Some parties decry confusion, “high fees” dragging registration process
There is a brewing discontent over the registration of parties, as some political outfits maintain that there is a plot to lock them out of the process, even though the government maintains that the process is rather smooth.
Last week, the Minister of Cabinet Affairs, Dr Elia Lomuro, revealed during a plenary meeting organised by the peace monitoring body, RJMEC, that 14 political parties had already registered, 13 were yet to register and 24 others had incomplete documents.
On February 8, 2024, the Chairperson of the Political Parties Council, James Akol Zakayo, issued an order for the commencement of the registration of the unregistered political parties. However, some party leaders have lamented that the higher fees slapped on registration have remained their biggest impediment to acquiring the certificate.
In an interview with The City Review on Sunday, President of People’s Progressive Party (PPP) Gabriel Kuot blamed the PPC for failing to give them better terms of registration, alleging that some members of the commission are not neutral.
“The fact is that the current political parties’ council has been made up of SPLM members. And the council is not neutral,” he alleged.
He claimed that small parties would be locked out since they could not raise the fees demanded by the PPC.
“They are making everything complicated, even the registration fees to obtain a licence. Sometimes you would hear millions of pounds and thousands of dollars. The time is also very limited and this person might say that they were given time and the time is over. So, all these indicate that there are still restrictions and there is no equal political participation in South Sudan,” Kuot said, although he did not reveal how much they were required to pay.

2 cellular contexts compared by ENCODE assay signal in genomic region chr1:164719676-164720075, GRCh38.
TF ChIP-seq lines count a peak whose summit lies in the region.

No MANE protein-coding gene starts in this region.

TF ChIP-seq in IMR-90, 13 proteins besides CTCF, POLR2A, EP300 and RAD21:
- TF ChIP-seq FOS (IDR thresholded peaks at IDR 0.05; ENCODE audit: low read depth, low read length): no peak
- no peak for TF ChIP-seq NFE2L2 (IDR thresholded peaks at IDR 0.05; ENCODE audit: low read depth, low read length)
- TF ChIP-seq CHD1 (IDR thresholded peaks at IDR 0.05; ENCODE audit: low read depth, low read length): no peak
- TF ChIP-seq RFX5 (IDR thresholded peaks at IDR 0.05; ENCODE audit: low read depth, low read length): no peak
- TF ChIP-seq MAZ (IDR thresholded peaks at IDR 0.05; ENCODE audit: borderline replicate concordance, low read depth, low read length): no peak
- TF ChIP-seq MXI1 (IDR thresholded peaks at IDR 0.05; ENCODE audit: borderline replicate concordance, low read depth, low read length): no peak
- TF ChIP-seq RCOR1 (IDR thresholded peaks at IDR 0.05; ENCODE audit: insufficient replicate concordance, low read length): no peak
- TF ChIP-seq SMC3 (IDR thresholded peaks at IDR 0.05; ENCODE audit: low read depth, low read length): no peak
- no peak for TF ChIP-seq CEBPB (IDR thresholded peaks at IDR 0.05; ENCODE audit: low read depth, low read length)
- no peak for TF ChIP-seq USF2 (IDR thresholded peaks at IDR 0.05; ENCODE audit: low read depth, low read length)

“When the council is active, they are supposed to review my document; they go through it and I should pay the licence fees. However, since the reconstitution of the political parties’ council, the council is not operating. They are not registering any political party; they are not issuing licences. And this is done intentionally to delay the process,” he said.
On the other hand, the Chairperson Peoples’ Liberal Party, Peter Mayen, stated that pre-registrations are still in progress for the parties that did not register.
“The pre-registered parties that are signatories to the agreement are still legal because the date has not yet expired. And any party to the agreement that did not register must meet the requirement that were prescribed at the political parties’ council, then must register,” he said.
He warned against any attempt to manipulate the council saying such would invite a legal suit by any patriotic citizen to make things right.
Political parties are expected to meet certain conditions in the Political Parties Act 2012 before they can register. Such includes having a minimum of 500 registered members in each state in South Sudan.
Although some parties had alleged that the registration fees stood in excess of $10,000, Mr Akol cautioned against speculations saying the council had not arrived at the amount to be paid.
According to Article 8 section 6 of the Political Act, registered Political Parties shall maintain their status of registration and also stipulate that registration is an ongoing process and any Political Party not registered is entitled to register in accordance with the provisions of this Act.